HONOLULU – Davis Love III has not played a tournament in two months. Robert Allenby probably should not have played at all. And then there was Troy Merritt, who had never played a PGA Tour event in his life until Thursday in the Sony Open.
They were among six players tied for the lead on a windy day at Waialae that swept into all sorts of possibilities.
The first full-field event of the PGA Tour season produced quite the log jam, with Allenby and his severely twisted ankle and John Merrick the latest to join the fray at 5-under 65.
The other two were defending champion Zach Johnson and Ryan Palmer, linked in a peculiar way. Johnson is a big believer in taking one day at a time. Palmer read about Johnson’s tenet in the tournament program while looking for something to read, and it inspired him.
When the sun finally disappeared along the shores of Waikiki, everyone had a story. They also had company, for 10 other players found themselves only one shot behind at 66.
Even more surprising is that so many low scores came on a day of swaying palm trees from wind so strong that Masters champion Angel Cabrera, among those at 66, reached the 498-yard ninth hole with a wedge, and Pat Perez hit a 7-iron out of the rough from 210 yards on the tough opening hole.
Perhaps the best indication that this would be a strange day came from a standardbearer.
Merritt, a 24-year-old from Boise State, was walking down the third fairway Thursday morning when someone pointed out that the wrong name was on the hand-held scoring sign. It said Merrick.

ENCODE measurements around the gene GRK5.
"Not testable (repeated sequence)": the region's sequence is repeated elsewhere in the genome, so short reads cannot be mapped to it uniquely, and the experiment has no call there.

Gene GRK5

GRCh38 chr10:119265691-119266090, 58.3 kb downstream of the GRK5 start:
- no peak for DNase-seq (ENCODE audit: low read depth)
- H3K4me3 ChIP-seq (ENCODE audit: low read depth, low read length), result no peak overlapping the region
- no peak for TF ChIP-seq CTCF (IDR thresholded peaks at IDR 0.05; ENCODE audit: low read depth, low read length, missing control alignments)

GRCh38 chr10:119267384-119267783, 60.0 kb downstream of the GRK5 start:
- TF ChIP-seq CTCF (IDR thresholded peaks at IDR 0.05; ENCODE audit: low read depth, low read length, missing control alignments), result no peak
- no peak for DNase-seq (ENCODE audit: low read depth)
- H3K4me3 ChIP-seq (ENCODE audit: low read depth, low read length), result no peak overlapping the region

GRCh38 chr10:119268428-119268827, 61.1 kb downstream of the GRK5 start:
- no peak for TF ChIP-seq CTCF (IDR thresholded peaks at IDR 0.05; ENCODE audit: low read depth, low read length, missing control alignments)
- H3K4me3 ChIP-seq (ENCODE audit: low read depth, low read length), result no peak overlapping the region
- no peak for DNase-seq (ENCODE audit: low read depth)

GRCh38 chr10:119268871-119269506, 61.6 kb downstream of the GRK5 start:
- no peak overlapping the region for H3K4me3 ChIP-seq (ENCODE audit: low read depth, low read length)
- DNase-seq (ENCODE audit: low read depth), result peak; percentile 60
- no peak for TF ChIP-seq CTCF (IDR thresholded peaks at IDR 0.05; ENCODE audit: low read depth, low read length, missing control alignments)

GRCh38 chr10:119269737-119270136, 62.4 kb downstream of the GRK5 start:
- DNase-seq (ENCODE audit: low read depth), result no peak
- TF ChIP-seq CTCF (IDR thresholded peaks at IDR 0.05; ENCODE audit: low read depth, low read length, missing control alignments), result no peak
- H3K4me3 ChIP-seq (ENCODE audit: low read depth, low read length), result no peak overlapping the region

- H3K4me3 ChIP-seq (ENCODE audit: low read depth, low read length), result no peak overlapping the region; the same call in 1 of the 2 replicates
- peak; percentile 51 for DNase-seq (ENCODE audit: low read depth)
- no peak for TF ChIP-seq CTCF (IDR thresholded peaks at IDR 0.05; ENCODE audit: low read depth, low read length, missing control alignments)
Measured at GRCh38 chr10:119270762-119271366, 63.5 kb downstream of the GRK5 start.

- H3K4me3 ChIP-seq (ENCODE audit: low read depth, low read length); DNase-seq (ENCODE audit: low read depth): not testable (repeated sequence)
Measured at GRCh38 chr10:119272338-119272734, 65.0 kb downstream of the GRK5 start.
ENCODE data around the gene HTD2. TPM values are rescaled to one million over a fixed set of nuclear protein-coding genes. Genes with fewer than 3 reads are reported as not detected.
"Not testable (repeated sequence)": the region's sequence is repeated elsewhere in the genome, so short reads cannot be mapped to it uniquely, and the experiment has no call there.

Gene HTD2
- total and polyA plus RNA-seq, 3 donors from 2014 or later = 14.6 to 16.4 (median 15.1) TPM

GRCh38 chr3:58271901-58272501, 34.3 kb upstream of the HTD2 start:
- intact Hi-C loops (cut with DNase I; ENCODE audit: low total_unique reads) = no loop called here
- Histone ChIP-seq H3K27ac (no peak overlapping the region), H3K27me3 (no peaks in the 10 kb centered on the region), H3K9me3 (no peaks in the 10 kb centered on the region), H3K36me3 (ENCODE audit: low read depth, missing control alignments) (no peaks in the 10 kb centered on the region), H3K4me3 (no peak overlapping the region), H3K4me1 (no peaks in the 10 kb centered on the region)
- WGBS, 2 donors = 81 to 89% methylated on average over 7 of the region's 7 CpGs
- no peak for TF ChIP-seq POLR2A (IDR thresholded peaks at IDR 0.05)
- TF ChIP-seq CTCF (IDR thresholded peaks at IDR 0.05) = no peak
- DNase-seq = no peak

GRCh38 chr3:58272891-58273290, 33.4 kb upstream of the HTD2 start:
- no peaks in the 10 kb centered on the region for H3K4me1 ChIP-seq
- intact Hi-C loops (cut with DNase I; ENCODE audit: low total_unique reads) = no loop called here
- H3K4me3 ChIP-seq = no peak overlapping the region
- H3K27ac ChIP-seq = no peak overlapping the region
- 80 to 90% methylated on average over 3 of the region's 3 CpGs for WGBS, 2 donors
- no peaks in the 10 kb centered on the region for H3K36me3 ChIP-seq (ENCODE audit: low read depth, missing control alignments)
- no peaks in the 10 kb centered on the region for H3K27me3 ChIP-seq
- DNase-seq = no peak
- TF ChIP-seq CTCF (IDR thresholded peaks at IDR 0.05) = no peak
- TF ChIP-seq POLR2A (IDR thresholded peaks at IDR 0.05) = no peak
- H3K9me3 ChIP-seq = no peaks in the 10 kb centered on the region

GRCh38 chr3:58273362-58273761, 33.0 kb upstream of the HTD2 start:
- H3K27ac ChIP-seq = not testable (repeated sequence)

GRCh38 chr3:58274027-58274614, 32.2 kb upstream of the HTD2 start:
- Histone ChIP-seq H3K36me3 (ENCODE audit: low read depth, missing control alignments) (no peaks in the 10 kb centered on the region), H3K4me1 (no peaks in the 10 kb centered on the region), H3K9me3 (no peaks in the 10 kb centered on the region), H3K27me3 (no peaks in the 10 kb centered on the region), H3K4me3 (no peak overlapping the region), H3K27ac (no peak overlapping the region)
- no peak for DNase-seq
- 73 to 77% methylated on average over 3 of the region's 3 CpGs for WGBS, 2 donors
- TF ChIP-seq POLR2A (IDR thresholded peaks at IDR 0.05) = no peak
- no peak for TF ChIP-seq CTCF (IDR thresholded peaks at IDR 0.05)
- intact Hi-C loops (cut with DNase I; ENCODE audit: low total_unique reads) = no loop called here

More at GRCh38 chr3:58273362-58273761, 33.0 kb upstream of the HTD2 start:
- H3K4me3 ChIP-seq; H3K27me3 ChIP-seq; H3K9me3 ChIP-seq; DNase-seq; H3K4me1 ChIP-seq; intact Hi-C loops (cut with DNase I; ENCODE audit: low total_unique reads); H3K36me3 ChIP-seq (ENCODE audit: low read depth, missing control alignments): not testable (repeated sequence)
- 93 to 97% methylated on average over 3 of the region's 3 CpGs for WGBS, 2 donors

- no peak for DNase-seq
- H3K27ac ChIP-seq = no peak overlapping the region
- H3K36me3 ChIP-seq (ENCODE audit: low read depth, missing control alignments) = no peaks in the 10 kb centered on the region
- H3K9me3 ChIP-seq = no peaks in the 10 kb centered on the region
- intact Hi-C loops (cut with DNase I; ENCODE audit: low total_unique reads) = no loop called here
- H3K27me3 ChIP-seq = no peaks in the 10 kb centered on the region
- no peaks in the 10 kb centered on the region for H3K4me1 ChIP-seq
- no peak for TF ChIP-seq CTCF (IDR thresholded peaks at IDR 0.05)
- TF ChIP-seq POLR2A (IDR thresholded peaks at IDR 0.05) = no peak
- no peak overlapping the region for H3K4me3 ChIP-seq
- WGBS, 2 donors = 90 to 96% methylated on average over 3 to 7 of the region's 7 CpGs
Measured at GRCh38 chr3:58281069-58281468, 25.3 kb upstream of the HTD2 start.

Their names sound the same and are almost spelled the same.
“We have lockers right next to each other,” Merrick said. “Probably will all year.”
It was only fitting they wound up with the same score.
The round was almost complete. Tom Gillis had a 25-foot eagle putt on his final hole when he decided it was too dark to continue. He will return Friday morning to putt, then start his second round.
Indeed, this was a peculiar start for the first full-field event to the season.
It started with Love, who had not felt grass under his feet for the last month. It was either so cold along the Georgia coastline that he was hitting balls into a net in his garage, or he was in Idaho for a winter vacation.
No sooner had he checked into his hotel Saturday night, Love raced out to the 11th green to get onto a golf course, and he putted until he could no longer see the hole. The way he putted on Thursday, he didn’t need to see it.
Love played bogey-free and was among the first to post a 65.
“I was optimistic,” Love said. “But I was anxious about competing. Once I got it going, once I got under par … I’ve been out here a long time. You don’t forget.”
Merritt lingered, even if no one knew who he was. He was playing alongside 21-year-old Rickie Fowler, whom everyone seems to know, yet it was Merritt who provided the pure shots and the timely putting. Merritt had told his fiancee he would be thrilled with 3-under par, and one can imagine how he felt when he birdied his last hole for a 65.
“Things went way better than I thought,” Merritt said.
Allenby was the only player at Waialae who arrived with a winning streak. He won in the Nedbank Challenge, then the Australian PGA, and was going for a walk with his wife, Sandy, when he took a bad step off a curb and twisted his ankle.
The Australian wasn’t sure he could play and might have left any other tournament. Then again, he flew 12 hours from Florida and didn’t much feel like turning around.
“And the weather is better,” Allenby said.
He played gingerly on the taped right ankle, however, and had a hard time hitting a fade. That didn’t keep him from firing a 4-iron at the flag on the tough par-3 fourth for a birdie.
“My putting was the best part of the day,” Allenby said. “I did hit some good shots, but my putting was good. It’s the same as I left off last year.”